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HomeDear VetBabbleHow Worried Should I Be About My Dog's Quickly Growing Lump?

How Worried Should I Be About My Dog’s Quickly Growing Lump?


Dear VetBabble: How Concerned Should I Be About My Dog’s Rapidly Growing Bump?

A concerned pet owner recently asked whether they should be worried about a bump on their dog’s left side that has grown significantly in just two weeks. As a dedicated and friendly veterinarian, I am here to offer some insight into this issue and provide advice on how to approach such situations.

Assessing the Bump: Possibilities and Potentials

Firstly, yes, you should be concerned about a rapidly growing bump on your dog. Although many skin masses are benign, some can be malignant. A red, raised, hairless mass can indicate a skin cancer known as a Mast Cell tumor. There are other tumors that may appear this way but are benign. Unfortunately, you cannot determine the nature of the bump just by looking at it alone.

It’s essential to see a veterinarian within the next few days for a proper assessment. They will likely perform a procedure called aspiration, which involves taking a sample of cells from the mass to be examined under a microscope. This helps determine whether your dog has a Mast Cell tumor or something less concerning.

I strongly encourage you to read the articles Lumps and Bumps: When to Worry and Cancer in Dogs: Facts, Symptoms and What to Expect to further understand the potential risks and necessary precautions.

If It’s a Mast Cell Tumor: What’s Next?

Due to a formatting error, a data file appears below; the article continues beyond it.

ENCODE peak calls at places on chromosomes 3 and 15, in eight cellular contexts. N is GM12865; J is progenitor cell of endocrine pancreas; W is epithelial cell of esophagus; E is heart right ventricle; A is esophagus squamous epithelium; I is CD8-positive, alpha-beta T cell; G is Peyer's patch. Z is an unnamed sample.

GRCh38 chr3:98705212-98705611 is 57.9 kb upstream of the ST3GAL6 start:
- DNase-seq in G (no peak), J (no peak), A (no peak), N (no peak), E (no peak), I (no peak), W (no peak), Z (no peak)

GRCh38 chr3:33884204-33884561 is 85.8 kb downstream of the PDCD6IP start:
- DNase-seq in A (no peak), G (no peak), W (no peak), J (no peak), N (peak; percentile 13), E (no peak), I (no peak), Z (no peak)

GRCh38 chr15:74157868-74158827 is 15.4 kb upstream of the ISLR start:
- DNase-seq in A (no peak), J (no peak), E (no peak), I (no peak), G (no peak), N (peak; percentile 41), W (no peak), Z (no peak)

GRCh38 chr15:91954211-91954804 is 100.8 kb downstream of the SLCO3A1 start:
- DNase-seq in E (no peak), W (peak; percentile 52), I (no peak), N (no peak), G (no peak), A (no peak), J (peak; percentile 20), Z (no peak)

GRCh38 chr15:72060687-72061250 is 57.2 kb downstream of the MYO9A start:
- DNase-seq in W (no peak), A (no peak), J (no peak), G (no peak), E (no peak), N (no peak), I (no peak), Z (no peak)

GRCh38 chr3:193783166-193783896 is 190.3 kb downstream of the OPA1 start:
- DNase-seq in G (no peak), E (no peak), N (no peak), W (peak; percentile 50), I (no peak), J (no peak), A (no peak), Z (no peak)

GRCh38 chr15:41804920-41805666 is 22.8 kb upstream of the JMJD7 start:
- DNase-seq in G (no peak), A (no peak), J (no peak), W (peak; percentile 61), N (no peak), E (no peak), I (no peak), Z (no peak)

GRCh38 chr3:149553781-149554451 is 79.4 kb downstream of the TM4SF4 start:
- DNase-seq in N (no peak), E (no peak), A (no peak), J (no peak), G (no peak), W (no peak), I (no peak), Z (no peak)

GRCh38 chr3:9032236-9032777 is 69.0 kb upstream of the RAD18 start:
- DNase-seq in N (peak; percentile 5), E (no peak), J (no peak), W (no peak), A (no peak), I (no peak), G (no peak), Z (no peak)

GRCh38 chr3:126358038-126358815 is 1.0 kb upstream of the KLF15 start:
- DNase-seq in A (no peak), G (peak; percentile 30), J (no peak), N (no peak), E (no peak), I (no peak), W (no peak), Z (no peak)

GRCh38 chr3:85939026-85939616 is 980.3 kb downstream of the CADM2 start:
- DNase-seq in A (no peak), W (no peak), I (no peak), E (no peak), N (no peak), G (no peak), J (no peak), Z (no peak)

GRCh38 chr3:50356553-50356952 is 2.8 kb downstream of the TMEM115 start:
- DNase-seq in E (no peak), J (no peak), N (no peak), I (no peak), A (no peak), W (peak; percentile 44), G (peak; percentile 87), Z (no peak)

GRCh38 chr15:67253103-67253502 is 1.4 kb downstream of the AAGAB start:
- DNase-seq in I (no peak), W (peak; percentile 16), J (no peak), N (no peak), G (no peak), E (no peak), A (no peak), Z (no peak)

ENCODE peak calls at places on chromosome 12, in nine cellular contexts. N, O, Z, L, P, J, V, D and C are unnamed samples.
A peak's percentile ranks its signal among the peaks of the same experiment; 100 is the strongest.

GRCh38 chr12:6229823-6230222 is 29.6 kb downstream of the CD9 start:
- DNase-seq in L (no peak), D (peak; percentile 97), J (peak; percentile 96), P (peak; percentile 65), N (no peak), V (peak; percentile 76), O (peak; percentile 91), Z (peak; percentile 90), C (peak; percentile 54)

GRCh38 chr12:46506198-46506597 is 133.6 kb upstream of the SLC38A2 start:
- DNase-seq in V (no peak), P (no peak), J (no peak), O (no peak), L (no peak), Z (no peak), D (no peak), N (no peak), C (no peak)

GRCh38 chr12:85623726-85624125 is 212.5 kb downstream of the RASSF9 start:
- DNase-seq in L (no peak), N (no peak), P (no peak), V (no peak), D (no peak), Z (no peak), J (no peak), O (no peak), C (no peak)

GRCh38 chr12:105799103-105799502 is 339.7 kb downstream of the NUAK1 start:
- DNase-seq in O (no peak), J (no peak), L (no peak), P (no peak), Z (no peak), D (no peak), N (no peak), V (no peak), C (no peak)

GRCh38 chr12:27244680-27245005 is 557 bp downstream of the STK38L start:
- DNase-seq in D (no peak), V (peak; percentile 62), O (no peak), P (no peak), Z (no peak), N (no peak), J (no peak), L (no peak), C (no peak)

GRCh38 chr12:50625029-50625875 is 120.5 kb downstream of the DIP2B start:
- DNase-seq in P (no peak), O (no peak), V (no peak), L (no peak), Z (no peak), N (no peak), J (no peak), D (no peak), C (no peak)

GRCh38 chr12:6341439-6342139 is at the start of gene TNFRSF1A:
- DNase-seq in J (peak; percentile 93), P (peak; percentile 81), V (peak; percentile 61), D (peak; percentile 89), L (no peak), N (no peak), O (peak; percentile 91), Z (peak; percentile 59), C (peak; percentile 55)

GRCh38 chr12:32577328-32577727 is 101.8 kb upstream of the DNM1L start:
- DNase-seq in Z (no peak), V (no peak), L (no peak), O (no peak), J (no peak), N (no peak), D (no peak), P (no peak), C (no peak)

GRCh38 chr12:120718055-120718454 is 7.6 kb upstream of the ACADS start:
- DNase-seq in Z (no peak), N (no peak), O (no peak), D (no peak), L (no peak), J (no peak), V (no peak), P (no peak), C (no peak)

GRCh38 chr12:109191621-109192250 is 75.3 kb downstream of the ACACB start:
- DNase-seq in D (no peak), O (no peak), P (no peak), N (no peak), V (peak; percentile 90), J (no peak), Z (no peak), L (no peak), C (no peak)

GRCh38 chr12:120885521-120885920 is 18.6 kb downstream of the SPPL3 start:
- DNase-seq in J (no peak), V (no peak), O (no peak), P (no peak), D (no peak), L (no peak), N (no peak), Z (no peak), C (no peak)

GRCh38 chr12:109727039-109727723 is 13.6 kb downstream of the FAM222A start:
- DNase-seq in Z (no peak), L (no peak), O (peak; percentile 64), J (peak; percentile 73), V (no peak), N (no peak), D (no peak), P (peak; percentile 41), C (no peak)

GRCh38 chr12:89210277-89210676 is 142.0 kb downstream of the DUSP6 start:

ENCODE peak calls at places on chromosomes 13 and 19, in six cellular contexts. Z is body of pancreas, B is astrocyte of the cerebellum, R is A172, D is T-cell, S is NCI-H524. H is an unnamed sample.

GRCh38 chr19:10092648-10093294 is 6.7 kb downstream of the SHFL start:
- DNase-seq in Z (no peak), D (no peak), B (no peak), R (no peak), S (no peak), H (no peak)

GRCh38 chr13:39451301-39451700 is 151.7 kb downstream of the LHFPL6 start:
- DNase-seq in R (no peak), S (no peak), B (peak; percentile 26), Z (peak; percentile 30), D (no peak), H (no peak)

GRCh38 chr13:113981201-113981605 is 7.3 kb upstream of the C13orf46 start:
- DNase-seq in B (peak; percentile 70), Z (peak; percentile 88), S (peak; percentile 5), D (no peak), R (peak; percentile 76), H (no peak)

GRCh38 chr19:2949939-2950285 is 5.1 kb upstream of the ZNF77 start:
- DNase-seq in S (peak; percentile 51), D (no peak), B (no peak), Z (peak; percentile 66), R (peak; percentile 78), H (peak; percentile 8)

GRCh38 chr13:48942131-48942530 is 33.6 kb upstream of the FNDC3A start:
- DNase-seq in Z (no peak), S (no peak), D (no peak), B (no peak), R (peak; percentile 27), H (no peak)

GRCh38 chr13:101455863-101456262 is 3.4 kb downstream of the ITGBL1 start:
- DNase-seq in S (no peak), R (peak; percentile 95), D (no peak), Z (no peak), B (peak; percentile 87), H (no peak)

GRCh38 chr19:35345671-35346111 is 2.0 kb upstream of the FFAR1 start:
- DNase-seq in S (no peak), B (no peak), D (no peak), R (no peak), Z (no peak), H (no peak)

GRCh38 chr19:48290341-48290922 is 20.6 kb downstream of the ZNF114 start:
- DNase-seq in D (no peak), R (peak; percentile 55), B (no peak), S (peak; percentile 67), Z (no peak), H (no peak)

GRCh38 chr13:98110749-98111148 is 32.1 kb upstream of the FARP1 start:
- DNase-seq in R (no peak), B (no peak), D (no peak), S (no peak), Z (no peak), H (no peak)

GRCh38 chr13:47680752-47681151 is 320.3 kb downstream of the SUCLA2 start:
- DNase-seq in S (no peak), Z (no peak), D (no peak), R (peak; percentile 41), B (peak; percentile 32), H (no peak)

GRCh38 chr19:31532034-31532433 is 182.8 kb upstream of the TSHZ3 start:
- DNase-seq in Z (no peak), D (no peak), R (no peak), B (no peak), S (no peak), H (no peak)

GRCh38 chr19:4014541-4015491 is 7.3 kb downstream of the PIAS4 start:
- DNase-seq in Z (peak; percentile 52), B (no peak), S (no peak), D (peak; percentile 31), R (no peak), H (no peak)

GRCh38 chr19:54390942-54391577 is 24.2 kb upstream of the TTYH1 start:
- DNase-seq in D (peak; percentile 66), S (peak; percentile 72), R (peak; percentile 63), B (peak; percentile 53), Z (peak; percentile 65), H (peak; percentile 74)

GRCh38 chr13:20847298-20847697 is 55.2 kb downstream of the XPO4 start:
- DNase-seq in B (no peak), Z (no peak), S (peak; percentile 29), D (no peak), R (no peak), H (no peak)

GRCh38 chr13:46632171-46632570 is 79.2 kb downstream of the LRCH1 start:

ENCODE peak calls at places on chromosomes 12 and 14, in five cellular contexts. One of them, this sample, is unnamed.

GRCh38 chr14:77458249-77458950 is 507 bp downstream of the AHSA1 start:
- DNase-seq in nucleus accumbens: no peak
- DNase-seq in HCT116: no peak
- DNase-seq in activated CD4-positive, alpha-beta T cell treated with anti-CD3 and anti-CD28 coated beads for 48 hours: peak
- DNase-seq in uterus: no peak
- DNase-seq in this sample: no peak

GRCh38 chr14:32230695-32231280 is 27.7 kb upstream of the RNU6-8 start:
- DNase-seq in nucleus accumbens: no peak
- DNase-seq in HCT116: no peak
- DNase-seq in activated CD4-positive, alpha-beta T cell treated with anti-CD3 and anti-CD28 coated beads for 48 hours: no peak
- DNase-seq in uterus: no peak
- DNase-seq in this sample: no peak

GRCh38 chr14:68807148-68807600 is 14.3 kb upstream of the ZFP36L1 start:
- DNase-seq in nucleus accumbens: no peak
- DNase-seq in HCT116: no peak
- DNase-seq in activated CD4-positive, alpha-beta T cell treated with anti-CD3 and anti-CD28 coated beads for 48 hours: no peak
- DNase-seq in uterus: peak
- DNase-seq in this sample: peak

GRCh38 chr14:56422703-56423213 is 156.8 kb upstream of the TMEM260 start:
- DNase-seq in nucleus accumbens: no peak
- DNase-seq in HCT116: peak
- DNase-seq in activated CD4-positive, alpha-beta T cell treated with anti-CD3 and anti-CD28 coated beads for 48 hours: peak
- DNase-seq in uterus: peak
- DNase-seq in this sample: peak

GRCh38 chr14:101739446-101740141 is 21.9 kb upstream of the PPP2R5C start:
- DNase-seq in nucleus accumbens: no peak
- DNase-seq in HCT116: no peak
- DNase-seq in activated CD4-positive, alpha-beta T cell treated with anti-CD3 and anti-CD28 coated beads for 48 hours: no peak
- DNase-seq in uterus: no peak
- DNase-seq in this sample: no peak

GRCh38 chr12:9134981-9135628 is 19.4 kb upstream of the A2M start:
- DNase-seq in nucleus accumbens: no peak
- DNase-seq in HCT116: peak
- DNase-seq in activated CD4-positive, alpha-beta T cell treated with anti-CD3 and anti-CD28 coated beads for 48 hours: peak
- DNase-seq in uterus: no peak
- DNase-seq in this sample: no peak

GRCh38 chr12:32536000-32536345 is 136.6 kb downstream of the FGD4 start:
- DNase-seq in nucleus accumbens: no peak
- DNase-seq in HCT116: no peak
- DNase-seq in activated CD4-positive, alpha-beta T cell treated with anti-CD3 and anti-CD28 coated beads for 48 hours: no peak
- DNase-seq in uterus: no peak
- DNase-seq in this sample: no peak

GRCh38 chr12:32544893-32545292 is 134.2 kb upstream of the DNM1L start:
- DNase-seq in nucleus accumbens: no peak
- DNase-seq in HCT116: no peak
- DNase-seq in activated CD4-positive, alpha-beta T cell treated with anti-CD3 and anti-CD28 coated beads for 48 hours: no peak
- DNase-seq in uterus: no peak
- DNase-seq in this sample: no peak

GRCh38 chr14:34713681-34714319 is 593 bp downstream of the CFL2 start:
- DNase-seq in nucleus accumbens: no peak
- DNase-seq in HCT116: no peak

If the test results reveal that your dog’s bump is, unfortunately, a Mast Cell tumor, you will need to discuss surgical options with your veterinarian. The mass must be removed, and depending on its location, size, and stage, other treatments may also be necessary. This could include chemotherapy, radiation therapy, or immunotherapy. Your vet will discuss the best course of action in detail.

It’s crucial to act quickly, as some skin tumors can be aggressive and spread to other areas of the body. Although this can seem overwhelming, remember that early detection and action can increase your dog’s chances of recovery. Reading the article Bone Cancer in Dogs (Osteosarcoma) can provide further information on a specific type of canine cancer and its treatment.

Other Potential Causes for Bumps on Your Dog

It is essential to remember that not all bumps on your dog are cancerous. They can be caused by various issues, like infections, inflammations, or allergic reactions.

One such issue is mange, a skin condition caused by microscopic mites that burrow into the skin, causing hair loss, itching, and inflammation. If your dog has a bump that looks suspicious, consider reading the article Does My Dog Have Mange? to learn more about the symptoms and treatment options.

Ultimately, the best course of action is to consult with a veterinarian when you notice any unusual growths or changes in your dog’s skin. Early intervention can lead to more successful treatments, and ultimately a healthier, happier pet.

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